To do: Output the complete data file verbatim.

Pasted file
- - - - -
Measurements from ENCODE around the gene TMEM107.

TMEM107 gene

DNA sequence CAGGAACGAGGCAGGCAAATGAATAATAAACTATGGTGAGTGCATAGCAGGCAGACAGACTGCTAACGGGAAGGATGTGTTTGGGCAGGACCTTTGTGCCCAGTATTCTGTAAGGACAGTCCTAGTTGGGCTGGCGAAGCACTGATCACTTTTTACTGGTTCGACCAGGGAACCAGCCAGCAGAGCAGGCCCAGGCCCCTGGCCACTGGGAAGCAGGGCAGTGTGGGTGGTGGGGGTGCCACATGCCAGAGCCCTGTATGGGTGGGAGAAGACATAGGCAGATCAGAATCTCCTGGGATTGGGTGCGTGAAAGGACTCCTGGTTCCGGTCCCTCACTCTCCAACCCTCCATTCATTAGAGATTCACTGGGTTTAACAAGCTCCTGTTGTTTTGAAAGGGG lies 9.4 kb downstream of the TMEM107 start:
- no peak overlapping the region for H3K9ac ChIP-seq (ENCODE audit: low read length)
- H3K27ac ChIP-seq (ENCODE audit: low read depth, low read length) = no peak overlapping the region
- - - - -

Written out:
Measurements from ENCODE around the gene TMEM107.

TMEM107 gene

DNA sequence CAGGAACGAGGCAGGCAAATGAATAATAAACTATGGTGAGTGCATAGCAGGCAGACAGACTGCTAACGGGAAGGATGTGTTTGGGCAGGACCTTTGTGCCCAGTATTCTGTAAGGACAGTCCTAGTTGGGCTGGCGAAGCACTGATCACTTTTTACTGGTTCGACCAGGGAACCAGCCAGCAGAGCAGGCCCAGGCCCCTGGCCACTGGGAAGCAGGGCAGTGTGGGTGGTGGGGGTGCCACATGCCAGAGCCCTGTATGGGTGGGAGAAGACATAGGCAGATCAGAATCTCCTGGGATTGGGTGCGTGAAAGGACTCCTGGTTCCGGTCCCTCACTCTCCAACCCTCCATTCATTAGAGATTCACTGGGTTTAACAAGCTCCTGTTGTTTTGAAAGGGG lies 9.4 kb downstream of the TMEM107 start:
- no peak overlapping the region for H3K9ac ChIP-seq (ENCODE audit: low read length)
- H3K27ac ChIP-seq (ENCODE audit: low read depth, low read length) = no peak overlapping the region